There are two things that have driven Orla’s professional progression over the years: the desire to keep learning, and the desire to constantly be challenged. When she felt that one or both of those requirements were no longer being met, it was time for something new. In addition to learning through her professional capacities, Orla kept studying throughout her early career; completing part-time courses in management, HR, an MBA, and an accountancy program. As her responsibilities changed over the years, she thought about what she needed to know to do her job well and continued part-time study to support her professional growth.

Though she chose not to pursue academia, there are also a number of skills Orla carried from her Science Degree. These are things that are applicable in any position. The first is analytical problem solving; the ability to approach an issue with a plan rooted in evidence-based analysis. Think of everything like an experiment; what’s the background, what are you trying to figure out? What tools do you have at your disposal, what are your methods and materials? Develop your protocol, carry out your solution, then the most important step: analyze the results. What worked, what didn’t, and why? What would you change? We know this as the scientific process, but at the heart of it, it’s problem solving. Being able to then explain your data is crucial. Strong communication skills are desirable in every job. Finally, there’s the natural curiosity that drives so many of us to study Science in the first place. This, Orla says, is a key trait that employers look for. The ability to question spurs unique solutions and innovation. The best way to convey curiosity is in the things you do beyond what is required. This could mean societies you get involved in, activities outside college, or asking an additional question while developing your thesis. Whatever it is, curiosity is in high demand.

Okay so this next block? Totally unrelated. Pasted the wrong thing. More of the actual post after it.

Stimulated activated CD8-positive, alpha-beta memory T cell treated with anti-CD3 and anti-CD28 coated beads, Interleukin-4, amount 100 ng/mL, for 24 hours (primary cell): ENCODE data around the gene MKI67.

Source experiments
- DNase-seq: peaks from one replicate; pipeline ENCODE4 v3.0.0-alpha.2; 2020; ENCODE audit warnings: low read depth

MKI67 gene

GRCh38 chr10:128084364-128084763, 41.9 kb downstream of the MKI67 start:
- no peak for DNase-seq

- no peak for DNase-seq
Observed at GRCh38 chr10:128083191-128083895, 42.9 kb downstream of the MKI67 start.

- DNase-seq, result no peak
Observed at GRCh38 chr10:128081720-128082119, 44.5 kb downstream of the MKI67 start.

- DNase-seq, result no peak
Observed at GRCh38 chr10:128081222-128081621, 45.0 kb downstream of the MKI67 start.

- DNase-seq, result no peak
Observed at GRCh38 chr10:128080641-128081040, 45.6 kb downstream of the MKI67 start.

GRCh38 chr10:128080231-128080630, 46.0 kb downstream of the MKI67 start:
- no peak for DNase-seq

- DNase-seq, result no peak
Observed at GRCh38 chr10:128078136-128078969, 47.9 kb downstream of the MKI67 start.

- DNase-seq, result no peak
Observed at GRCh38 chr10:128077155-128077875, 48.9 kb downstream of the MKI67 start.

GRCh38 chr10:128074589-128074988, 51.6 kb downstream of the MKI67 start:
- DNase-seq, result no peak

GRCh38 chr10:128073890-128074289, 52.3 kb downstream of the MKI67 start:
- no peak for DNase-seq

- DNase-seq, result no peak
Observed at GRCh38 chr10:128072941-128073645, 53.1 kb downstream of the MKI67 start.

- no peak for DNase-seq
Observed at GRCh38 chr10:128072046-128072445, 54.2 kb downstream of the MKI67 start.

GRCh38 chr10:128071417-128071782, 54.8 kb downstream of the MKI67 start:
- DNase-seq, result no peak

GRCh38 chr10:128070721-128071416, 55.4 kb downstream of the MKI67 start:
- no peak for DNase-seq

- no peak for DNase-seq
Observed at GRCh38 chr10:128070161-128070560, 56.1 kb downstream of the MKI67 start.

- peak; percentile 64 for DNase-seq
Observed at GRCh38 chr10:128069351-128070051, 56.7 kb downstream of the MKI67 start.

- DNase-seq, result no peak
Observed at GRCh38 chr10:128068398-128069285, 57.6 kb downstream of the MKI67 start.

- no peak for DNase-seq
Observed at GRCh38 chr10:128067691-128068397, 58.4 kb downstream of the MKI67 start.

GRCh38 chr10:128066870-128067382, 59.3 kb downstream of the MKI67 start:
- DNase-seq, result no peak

Beyond the skills we learn through Science degrees, Orla had some general advice for everyone. The first is keep your CV up to date, even if you’re not looking for a new job and not planning on it anytime soon. It acts as a record of all of your accomplishments and it’s an excellent exercise to remind yourself of how far you’ve come and how much you have to offer. It also means that when you do come across a job that you’d like to go for, you aren’t wracking your brain trying to remember every relevant detail since you last applied for a job. She also advises to take a little time to think at the beginning of your career of where you’d like to be location wise; do you want a position that lets you travel? Or one that lets you live abroad? Would you prefer to mostly be in your home country? What are you hoping to get out of your job? You’ll probably be most satisfied if you feel like the job you do aligns with your values. Not everything out there is in industry. If industry isn’t something you want, look to non-profits or the public sector. Keep an eye out for career spotlight events which will be run by the Careers Service in the second semester including Careers for Good, and Careers for Public Impact. Also be sure to check out the tools available on the Careers website (www.tcd.ie/careers) and on MyCareer, Trinity’s online careers portal, including info on careers fairs and events, job search advice, to book appointments with the careers team, mentoring, and award opportunities. Remember that what you do with your career is up to you. You can take it any direction you’d like, but it’s important to understand your values. Evaluate what you’re looking for and what you can do to get yourself there. But when the time comes, don’t be afraid to reevaluate and take the step towards something new with confidence.